Penne says many of the city recreation departments in Utah have added fishing to the list of sports they offer to kids. That's one of greatest reasons for the program's success. "For the first time, fishing has found its way into mainstream sports, right along with soccer, baseball and football," Penne says.

The number of children and communities involved in the program is growing. "We need volunteers more than ever before," Penne says.

3 California condors die in Arizona

Photo by Lynn Chamberlain

BOISE, IDAHO—After three years without a confirmed mortality from lead poisoning, three California condors have recently died from the biggest challenge to the species' recovery. The condors, including a female and her chick from the previous year, were recovered by The Peregrine Fund.

Condors are scavengers and research in the last five years has proven that they consume tiny fragments of lead in the remains of gunshot animals.

Necropsies to determine the cause of death were performed at the San Diego Zoo's Institute for Conservation Research. Testing confirmed the presence of lead fragments in the digestive tracts of all three birds. Lead shuts down the condors' digestive system, which leads to starvation, weakness and death.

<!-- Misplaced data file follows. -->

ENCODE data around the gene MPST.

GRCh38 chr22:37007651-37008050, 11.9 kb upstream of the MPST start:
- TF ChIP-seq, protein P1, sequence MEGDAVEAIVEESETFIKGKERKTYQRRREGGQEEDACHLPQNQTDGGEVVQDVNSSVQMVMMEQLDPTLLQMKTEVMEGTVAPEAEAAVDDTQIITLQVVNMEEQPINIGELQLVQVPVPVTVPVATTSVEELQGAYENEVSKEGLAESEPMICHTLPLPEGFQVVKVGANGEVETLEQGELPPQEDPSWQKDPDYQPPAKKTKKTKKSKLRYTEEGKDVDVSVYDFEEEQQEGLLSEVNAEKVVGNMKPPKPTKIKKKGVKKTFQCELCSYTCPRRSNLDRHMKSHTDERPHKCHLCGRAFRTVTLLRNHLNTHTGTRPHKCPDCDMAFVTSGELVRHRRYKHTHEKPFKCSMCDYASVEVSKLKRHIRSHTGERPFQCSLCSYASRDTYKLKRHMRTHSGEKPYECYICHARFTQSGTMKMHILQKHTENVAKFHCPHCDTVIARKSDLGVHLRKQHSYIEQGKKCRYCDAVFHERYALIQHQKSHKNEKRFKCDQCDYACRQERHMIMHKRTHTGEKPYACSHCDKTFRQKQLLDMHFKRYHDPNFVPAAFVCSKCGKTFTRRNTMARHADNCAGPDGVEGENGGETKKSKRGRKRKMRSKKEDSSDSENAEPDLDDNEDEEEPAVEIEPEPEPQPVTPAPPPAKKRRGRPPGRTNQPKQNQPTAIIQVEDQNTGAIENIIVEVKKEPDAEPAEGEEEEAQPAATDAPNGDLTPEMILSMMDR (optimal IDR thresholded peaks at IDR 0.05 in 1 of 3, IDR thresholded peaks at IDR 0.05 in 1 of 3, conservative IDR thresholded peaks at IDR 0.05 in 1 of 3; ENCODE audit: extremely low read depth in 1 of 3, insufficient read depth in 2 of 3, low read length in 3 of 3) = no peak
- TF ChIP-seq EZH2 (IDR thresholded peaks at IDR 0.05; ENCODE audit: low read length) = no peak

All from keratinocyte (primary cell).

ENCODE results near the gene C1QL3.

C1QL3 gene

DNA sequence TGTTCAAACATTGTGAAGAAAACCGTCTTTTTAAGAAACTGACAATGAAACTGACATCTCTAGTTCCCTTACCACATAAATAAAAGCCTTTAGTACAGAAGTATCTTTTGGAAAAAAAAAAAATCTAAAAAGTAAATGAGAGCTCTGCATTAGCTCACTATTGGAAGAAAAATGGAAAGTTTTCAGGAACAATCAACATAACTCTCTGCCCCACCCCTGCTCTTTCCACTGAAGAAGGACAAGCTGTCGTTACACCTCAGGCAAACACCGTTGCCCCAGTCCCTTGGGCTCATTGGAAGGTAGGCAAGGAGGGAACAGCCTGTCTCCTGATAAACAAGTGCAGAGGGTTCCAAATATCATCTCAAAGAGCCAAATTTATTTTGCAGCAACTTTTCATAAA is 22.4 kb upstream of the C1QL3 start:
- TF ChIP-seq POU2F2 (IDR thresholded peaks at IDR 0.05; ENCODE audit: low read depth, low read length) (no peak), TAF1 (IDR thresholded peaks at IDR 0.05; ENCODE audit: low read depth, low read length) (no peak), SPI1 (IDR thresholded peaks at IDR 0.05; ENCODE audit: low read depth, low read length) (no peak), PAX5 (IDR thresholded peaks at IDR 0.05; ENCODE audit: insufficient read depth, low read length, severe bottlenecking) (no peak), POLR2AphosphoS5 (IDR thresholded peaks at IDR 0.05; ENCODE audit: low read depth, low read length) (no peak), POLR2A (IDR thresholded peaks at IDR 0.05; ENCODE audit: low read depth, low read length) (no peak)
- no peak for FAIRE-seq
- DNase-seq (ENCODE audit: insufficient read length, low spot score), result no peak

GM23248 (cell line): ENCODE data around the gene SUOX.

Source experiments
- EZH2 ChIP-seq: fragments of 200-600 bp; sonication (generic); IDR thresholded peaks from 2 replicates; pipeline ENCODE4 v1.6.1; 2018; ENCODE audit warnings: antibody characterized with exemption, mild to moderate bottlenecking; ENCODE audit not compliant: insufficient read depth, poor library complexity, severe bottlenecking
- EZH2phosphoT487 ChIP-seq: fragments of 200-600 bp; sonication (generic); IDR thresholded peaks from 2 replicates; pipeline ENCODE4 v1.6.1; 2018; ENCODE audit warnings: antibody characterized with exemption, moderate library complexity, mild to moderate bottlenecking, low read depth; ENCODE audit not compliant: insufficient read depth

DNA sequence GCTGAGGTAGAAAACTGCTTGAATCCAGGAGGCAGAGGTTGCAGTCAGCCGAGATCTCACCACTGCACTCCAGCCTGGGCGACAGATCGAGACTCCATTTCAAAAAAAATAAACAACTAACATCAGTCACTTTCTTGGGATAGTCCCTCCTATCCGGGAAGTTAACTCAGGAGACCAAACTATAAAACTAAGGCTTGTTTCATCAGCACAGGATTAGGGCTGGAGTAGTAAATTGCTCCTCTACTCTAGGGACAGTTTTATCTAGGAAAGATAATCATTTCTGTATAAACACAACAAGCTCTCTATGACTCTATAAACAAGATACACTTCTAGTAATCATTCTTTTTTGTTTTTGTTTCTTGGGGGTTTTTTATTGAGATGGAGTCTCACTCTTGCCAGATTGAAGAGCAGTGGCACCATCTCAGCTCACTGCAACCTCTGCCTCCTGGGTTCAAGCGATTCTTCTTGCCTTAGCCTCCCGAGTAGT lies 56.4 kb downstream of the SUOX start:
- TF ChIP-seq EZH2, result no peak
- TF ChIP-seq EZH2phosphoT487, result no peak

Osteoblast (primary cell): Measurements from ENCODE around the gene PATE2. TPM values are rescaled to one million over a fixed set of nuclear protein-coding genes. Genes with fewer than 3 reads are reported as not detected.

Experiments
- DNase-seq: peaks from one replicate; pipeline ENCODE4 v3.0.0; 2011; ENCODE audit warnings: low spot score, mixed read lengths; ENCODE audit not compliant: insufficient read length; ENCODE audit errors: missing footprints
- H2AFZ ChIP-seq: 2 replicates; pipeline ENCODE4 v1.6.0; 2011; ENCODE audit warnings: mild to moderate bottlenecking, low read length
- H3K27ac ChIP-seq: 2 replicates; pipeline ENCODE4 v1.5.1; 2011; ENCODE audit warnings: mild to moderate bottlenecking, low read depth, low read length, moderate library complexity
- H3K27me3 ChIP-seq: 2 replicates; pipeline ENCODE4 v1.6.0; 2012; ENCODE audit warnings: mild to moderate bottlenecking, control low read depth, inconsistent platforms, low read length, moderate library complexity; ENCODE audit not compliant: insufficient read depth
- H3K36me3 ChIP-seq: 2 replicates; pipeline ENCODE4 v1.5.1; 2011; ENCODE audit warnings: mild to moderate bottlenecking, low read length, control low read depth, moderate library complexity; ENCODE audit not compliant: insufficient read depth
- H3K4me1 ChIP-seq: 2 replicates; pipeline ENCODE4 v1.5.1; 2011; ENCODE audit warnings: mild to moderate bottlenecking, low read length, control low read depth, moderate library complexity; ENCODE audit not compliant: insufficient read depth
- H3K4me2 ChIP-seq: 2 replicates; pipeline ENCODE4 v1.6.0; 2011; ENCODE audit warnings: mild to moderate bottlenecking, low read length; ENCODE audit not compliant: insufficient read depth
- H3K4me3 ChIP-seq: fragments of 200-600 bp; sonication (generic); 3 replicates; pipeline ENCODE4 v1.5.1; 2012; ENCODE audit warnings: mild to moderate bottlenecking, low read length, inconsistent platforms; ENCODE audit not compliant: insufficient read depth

"While the deaths of a breeding female and her wild-hatched chick are a significant loss, condor conservation has been gaining ground since lead poisoning was first identified as a leading cause of mortality and we began to educate hunters about the effects of spent lead on condors," said biologist Chris Parish, head of The Peregrine Fund's condor recovery operation in Arizona. "But, as the condor recovery program progresses, new challenges have been identified."

The three dead birds had been outfitted with tracking equipment that allowed field biologists to monitor daily movements. In recent years, that radio tracking data has identified increased use of southern Utah as a major foraging area for the flock.

"When we first reintroduced condors to northern Arizona in 1996, the birds primarily foraged closer to home," said Chris Parish. "Now that we have observed the condors expanding their range into Utah and foraging more frequently outside of the local release area, conservation partners are working with Utah and its hunters to reduce the amount of spent lead ammunition available to condors in gut piles and carcasses left in the field."